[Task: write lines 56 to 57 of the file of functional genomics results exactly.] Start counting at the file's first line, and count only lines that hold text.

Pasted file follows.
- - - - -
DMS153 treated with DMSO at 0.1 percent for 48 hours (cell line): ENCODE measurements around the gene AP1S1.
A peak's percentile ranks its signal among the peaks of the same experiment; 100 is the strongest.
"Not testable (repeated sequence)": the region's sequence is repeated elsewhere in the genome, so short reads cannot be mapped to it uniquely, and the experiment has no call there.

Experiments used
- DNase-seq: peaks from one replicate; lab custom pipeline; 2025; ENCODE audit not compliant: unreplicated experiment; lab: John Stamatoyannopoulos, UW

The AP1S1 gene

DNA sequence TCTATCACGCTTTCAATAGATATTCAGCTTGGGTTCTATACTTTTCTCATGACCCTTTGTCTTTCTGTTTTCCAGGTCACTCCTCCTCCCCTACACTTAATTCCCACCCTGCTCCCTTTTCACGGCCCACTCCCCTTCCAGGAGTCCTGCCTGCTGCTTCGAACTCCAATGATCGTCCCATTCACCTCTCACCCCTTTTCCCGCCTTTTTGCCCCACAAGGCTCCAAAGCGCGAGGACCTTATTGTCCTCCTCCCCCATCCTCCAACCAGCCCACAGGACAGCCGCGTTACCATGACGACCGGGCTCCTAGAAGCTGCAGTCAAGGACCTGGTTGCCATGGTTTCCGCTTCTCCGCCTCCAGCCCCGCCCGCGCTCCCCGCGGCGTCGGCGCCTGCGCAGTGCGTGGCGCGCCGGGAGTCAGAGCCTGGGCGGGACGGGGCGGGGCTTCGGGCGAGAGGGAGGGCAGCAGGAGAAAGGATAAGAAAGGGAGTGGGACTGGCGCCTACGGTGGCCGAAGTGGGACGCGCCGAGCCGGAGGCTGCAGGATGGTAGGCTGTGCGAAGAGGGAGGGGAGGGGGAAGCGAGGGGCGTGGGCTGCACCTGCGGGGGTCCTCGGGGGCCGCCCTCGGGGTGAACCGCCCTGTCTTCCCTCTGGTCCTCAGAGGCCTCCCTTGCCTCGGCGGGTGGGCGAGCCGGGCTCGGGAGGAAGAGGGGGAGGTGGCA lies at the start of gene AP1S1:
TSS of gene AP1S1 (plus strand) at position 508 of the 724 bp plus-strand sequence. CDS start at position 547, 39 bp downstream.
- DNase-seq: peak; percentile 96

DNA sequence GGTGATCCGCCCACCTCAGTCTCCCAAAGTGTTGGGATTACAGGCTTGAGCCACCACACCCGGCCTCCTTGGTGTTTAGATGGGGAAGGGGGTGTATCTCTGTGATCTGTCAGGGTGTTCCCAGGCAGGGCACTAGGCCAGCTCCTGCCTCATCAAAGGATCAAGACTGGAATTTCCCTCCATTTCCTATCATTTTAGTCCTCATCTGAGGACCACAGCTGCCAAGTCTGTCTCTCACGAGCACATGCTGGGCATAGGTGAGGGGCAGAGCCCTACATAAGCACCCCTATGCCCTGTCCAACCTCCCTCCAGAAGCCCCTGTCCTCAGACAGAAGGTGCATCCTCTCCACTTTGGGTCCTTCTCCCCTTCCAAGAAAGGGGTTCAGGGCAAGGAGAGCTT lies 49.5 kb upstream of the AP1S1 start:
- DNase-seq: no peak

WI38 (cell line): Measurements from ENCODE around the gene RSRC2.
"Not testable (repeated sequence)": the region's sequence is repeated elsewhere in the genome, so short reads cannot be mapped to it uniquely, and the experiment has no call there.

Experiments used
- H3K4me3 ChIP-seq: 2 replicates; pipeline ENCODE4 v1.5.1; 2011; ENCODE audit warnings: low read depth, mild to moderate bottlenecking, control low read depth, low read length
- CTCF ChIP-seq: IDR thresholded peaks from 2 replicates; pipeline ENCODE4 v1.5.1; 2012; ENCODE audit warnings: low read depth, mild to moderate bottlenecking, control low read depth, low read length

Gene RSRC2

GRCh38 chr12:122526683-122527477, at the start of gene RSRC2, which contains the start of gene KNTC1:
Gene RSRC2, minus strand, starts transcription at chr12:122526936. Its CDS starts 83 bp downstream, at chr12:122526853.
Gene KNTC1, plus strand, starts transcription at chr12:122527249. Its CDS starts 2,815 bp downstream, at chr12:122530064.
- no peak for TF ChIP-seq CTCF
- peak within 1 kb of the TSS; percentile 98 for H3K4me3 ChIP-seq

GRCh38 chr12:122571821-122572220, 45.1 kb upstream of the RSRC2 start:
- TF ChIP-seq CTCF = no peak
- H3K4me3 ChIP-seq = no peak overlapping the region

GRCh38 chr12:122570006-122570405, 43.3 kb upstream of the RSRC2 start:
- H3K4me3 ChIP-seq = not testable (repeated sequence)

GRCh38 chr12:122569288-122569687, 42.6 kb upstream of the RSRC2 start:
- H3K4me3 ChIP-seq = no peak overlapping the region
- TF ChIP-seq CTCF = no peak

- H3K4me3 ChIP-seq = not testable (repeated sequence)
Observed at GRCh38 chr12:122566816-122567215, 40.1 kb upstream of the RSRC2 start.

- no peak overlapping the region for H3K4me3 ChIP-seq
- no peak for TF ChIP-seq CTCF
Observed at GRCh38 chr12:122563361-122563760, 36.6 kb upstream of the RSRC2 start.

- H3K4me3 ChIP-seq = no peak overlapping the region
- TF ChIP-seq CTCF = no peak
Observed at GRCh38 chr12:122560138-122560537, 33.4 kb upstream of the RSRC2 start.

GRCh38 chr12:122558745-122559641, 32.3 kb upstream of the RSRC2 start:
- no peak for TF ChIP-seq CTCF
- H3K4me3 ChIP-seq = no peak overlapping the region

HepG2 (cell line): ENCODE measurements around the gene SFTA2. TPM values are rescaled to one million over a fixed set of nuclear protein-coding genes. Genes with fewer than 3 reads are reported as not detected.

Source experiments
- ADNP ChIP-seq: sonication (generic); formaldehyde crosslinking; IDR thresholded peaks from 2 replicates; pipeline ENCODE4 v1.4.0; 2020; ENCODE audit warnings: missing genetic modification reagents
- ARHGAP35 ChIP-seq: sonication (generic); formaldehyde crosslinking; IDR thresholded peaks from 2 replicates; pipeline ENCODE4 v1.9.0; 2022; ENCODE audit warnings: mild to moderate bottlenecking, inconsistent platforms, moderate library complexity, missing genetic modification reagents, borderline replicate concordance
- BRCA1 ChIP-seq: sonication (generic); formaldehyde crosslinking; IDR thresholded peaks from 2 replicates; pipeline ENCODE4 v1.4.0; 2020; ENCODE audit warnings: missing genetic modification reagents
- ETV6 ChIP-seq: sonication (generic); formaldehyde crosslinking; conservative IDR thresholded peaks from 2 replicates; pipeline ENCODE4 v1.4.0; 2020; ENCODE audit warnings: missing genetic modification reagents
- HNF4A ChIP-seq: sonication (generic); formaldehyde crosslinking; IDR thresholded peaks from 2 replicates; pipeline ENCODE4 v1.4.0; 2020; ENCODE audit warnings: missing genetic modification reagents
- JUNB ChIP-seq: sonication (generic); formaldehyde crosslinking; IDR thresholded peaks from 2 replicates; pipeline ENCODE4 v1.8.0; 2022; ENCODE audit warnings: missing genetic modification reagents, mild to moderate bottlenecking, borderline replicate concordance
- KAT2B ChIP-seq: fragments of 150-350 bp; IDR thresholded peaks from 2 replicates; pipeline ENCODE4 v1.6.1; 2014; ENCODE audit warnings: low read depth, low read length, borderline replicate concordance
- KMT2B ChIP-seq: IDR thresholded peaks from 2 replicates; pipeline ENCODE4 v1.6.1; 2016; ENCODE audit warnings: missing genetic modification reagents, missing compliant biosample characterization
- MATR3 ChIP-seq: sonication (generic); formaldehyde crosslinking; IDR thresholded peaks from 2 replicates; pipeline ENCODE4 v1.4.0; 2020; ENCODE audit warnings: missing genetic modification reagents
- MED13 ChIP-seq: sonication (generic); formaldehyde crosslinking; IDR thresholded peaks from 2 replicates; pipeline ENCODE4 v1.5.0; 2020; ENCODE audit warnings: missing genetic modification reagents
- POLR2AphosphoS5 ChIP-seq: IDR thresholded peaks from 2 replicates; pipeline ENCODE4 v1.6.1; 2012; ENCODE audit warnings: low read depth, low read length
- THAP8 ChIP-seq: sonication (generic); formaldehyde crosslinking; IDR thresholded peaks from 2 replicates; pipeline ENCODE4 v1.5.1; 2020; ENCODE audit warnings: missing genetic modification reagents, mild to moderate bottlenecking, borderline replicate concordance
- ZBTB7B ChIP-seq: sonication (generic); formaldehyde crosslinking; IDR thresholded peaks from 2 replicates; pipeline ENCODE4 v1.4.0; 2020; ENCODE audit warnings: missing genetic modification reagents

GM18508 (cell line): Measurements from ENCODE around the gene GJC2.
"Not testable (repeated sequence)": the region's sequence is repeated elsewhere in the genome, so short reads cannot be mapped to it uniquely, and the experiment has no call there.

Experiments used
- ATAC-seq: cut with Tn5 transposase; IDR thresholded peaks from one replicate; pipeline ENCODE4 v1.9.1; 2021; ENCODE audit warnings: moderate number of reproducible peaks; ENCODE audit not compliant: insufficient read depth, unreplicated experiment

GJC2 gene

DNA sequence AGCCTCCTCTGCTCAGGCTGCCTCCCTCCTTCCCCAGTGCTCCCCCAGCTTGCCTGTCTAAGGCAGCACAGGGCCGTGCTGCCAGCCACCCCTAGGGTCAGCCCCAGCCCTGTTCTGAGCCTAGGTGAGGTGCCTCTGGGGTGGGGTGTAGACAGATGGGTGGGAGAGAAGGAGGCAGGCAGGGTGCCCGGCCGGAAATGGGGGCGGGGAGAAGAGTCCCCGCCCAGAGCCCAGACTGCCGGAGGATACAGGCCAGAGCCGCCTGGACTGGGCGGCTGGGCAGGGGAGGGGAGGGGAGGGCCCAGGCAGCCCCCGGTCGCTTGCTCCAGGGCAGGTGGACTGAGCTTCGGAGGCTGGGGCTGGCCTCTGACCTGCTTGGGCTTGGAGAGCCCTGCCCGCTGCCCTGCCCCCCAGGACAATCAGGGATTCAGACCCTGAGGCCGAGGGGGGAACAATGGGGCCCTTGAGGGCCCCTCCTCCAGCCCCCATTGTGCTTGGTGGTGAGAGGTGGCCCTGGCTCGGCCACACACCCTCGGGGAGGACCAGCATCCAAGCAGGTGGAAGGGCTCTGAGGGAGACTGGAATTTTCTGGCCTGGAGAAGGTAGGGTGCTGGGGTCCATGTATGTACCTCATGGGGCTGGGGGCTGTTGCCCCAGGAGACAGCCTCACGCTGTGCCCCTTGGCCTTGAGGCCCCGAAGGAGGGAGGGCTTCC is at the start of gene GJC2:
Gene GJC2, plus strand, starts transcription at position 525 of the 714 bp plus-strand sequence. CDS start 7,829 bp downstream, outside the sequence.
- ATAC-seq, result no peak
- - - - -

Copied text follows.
- ZBTB7B ChIP-seq: sonication (generic); formaldehyde crosslinking; IDR thresholded peaks from 2 replicates; pipeline ENCODE4 v1.4.0; 2020; ENCODE audit warnings: missing genetic modification reagents

GM18508 (cell line): Measurements from ENCODE around the gene GJC2.